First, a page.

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3 Categories for WCAG checkpoints

From: <pjenkins@us.ibm.com>
Date: Tue, 7 Dec 1999 14:00:22 -0600
To: w3c-wai-au@w3.org
Message-ID: <85256840.006E4424.00@d54mta08.raleigh.ibm.com>



The WCAG checkpoints could fall into one of three types of checking

Proposed rewrite:

    To "check for" an accessibility problem means that it is
    identified by the tool in at least one of the following ways:

     a) Where it is possible to identify a problem from syntax, the
        tool must automate this check. For example, check for the
        presence of the "alt" attribute on the HTML IMG element.

     b) Where it is possible to identify a problem mechanically but
        not directly from syntax, the tool should automate this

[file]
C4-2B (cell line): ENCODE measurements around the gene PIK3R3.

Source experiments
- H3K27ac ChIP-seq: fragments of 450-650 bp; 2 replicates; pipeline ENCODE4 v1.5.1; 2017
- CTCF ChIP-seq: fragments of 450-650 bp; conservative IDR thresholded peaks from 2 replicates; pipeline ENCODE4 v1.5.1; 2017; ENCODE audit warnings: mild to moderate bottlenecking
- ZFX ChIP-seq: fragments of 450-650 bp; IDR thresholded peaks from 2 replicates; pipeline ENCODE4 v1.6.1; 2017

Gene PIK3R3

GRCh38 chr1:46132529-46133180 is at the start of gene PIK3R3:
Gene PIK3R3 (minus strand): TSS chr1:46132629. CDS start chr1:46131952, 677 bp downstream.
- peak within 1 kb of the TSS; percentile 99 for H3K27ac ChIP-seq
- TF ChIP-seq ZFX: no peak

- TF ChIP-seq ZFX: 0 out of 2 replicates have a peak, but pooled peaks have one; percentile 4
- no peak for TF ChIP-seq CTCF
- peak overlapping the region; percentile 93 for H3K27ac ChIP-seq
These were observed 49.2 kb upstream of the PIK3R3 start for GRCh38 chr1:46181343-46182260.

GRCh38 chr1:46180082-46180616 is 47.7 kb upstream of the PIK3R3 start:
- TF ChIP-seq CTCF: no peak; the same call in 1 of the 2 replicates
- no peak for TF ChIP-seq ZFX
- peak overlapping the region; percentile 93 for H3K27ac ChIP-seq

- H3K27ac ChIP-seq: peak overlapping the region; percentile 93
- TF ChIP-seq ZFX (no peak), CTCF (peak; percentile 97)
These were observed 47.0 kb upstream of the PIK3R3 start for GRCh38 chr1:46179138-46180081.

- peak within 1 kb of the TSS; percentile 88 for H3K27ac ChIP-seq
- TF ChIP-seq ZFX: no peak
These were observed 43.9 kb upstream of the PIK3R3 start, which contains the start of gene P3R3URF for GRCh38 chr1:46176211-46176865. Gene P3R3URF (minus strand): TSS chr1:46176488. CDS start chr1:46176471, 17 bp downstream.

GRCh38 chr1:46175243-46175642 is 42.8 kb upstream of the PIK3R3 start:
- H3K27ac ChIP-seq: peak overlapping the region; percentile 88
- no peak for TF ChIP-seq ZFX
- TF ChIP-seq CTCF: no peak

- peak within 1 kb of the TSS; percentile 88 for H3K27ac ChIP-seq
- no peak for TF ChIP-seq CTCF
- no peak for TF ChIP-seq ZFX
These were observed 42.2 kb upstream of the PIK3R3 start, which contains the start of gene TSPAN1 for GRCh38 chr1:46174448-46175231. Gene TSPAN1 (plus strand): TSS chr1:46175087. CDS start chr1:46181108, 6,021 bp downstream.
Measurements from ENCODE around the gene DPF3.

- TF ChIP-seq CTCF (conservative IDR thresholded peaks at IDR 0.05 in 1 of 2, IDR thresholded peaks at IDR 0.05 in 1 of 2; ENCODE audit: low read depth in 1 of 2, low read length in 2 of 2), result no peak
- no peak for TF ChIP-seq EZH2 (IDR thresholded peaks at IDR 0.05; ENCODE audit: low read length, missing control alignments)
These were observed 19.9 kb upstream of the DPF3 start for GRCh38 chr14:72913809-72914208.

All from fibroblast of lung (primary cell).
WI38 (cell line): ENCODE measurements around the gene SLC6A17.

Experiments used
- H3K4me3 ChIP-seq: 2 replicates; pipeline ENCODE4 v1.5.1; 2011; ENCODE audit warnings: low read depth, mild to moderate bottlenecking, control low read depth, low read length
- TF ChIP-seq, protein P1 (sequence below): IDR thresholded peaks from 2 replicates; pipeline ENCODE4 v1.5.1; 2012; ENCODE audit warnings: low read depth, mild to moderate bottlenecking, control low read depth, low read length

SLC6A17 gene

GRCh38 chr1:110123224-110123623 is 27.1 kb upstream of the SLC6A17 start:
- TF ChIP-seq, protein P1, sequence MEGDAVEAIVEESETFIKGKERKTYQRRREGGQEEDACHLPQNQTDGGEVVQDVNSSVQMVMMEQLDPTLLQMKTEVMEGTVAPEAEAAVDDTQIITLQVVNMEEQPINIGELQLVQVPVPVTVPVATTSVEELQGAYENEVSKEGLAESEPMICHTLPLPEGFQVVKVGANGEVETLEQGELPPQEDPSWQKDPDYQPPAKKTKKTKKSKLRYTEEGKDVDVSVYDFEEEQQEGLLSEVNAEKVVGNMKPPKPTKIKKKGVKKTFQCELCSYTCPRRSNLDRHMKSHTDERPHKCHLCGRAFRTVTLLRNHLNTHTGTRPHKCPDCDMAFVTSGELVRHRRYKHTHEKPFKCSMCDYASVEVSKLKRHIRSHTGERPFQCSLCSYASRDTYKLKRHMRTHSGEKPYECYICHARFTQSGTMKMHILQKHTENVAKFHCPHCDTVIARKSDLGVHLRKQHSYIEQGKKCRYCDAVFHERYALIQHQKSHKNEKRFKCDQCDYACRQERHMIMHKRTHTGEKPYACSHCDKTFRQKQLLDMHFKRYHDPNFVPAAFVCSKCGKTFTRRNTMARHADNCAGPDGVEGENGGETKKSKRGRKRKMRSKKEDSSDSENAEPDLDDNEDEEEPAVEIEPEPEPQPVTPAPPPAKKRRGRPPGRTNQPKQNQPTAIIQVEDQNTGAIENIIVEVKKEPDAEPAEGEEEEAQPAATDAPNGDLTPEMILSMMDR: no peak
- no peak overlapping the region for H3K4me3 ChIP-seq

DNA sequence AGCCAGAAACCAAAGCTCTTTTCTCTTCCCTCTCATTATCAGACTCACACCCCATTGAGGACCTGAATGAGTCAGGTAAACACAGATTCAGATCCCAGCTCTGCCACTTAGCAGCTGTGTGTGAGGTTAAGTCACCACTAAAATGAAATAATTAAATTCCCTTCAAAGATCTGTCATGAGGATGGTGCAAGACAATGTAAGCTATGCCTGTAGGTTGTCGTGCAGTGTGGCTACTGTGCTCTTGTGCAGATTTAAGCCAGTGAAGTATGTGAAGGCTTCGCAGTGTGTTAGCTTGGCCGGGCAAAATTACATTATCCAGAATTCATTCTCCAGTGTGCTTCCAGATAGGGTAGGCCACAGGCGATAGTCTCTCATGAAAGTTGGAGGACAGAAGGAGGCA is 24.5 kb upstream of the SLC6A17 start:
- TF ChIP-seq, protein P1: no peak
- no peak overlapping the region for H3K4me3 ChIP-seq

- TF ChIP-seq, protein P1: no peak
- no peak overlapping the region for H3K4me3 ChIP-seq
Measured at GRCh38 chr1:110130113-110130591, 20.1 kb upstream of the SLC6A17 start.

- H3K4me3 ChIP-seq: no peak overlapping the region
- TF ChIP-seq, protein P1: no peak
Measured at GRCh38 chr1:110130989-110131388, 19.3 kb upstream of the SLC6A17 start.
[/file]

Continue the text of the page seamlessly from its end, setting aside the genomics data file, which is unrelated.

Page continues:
check. For example, calculate whether two colors do not
        provide sufficient contrast when compared to user preferences.
        When the tool's calculations are best guesses (e.g.,
        linearization of a page), prompt the user to confirm the
        results.

     c) Otherwise, prompt the user to verify accessibility. For
       instance,
        if an image has an associated long description, ask the user
        to confirm that the description is appropriate for the
        image. Subtle, rather than extensive, prompting is more likely
        to be effective in encouraging the user to verify accessibility.

 - Ian


Those WCAG checkpoints that fit into a):
1.1

Those WCAG checkpoints that fit into b):
1.1, 1.2, 1.3, 1.4, 2.2

Those WCAG checkpoints that fit into c):
1.1, 1.5, 2.1


Regards,
Phill Jenkins,
Received on Tuesday, 7 December 1999 15:04:38 UTC

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